Date of Award


Document Type


Degree Name

Master of Arts (MA)



Committee Chair/Advisor

Michael Meng

Committee Member

Steven Marks

Committee Member

Stephanie Barczewski

Committee Member

Johannes Schmidt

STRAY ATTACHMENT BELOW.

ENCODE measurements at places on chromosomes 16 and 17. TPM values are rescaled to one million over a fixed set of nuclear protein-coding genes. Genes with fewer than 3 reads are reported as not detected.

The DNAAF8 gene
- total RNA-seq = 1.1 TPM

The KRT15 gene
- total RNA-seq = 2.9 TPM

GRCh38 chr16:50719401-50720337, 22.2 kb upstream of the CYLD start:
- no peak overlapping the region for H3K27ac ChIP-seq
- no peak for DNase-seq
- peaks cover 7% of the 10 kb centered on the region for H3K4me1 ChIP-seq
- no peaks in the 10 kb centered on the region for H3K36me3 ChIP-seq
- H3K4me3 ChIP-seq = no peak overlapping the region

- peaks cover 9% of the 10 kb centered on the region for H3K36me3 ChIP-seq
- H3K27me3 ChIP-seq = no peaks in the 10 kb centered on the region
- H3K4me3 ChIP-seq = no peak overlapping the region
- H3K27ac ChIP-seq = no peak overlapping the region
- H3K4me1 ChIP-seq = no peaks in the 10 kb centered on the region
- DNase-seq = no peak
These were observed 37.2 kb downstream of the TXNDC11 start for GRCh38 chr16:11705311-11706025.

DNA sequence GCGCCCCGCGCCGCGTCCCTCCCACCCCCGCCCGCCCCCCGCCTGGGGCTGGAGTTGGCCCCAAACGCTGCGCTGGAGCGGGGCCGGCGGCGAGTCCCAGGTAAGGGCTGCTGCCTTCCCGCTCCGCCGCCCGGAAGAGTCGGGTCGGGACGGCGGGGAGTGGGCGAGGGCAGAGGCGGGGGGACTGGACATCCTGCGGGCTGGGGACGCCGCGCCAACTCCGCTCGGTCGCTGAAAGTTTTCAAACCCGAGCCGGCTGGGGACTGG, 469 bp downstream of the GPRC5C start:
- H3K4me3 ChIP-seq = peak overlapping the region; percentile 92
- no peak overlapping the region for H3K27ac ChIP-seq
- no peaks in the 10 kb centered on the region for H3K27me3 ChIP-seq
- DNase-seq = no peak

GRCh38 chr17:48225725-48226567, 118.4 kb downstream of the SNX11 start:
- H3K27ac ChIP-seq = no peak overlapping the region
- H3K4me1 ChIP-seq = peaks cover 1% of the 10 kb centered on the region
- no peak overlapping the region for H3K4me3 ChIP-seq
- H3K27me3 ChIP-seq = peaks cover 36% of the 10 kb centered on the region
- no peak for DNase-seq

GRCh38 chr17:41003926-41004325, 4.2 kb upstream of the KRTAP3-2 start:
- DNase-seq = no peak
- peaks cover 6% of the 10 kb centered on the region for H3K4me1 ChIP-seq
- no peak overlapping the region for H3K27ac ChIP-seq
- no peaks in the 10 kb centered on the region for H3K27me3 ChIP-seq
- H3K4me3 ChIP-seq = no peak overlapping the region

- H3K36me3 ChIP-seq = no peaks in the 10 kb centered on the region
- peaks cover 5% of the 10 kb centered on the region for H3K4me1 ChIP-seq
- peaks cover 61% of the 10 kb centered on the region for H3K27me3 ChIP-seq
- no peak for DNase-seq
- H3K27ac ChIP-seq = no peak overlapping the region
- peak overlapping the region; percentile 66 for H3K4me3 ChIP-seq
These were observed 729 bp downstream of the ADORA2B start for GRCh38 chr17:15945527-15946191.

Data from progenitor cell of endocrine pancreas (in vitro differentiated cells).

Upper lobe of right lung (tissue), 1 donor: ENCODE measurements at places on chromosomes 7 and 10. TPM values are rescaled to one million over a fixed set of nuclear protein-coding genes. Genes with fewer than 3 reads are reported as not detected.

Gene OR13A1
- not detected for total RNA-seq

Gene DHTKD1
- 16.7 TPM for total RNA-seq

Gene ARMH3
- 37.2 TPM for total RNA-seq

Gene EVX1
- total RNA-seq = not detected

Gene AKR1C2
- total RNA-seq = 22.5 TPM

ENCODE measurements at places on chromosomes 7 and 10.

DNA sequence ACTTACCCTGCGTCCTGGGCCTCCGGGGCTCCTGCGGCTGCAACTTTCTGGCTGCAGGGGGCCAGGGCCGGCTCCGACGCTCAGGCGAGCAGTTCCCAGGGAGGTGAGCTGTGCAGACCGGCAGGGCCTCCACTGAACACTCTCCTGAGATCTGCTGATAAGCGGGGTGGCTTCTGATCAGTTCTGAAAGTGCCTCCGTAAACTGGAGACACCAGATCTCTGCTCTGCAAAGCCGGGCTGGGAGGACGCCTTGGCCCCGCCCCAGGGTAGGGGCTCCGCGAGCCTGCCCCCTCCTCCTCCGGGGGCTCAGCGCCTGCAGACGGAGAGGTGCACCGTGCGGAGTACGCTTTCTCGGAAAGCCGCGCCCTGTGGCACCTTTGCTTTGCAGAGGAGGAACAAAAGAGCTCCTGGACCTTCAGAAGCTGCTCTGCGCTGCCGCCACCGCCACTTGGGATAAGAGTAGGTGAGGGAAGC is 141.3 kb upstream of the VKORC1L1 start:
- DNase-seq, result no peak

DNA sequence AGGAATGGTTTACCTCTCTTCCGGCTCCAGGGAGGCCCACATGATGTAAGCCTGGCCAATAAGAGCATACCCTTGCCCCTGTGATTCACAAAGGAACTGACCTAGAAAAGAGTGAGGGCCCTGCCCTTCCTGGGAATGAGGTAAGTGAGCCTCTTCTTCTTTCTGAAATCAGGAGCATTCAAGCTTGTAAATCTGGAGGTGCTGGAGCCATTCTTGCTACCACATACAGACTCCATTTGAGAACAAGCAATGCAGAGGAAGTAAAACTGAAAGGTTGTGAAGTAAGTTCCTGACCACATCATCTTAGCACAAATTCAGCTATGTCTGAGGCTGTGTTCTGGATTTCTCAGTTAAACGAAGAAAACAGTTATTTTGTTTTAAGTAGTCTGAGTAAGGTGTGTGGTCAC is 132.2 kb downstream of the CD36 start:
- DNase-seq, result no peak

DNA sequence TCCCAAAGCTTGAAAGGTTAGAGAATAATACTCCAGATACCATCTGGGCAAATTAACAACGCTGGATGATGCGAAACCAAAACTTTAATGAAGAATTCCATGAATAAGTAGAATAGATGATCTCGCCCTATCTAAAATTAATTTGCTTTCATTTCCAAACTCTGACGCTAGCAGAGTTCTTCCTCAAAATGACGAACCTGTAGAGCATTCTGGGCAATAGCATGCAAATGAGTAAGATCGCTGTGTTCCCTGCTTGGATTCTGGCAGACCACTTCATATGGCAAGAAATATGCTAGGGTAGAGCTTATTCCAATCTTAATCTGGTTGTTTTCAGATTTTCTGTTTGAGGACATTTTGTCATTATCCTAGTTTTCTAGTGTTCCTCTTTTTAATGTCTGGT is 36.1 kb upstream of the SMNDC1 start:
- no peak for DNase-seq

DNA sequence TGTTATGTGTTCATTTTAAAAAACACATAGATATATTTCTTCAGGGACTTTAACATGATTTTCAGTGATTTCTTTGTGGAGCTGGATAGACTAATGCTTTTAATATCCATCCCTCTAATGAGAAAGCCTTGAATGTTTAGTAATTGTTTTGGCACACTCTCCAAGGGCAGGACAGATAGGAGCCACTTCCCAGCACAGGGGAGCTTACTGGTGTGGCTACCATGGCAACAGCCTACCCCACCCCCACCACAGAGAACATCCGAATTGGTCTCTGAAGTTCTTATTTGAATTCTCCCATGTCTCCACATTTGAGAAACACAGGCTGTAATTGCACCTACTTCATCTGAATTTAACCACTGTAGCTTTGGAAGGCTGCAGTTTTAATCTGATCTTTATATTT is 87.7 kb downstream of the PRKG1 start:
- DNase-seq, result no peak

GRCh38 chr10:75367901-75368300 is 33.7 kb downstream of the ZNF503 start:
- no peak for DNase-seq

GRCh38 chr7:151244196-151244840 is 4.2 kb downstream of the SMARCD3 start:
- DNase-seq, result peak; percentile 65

Many Holocaust victims have expressed uneasiness or even shame regarding the actions they took to stay alive in the death camps. These acts of self-preservation were usually humiliating and often came at the expense of their fellow victims. This comes out most clearly in the testimonies of the members of the Sonderkommando in Auschwitz and Treblinka. Writers such as Filip Müller, Zalmen Gradowski, and Richard Glazar recount how they survived the lethal environment of the camp by appropriating the food, clothing, and valuables of the people murdered in the gas chambers. Although most scholars have interpreted these testimonies, and the acts of self-preservation they describe, as a form of resistance, I argue that the writings reflect an awareness of enslavement to the body and the imperative of self-preservation, which Arthur Schopenhauer calls the “will-to-live.” For the victims are not only lamenting the degrading things they had to do to preserve their lives; they are also questioning self-preservation itself. By reducing the victim to little more than a body, which never ceases in its physical demands until death, the death camp cruelly exploited the human enslavement to the will-to-live. The writers of these testimonies are critical of their own servitude to the imperative to survive at all costs and tend to admire, perhaps even envy, their fellow inmates who have the courage to resist the Nazis or commit suicide, which they view as the only true liberation from their bondage to the will-to-live.



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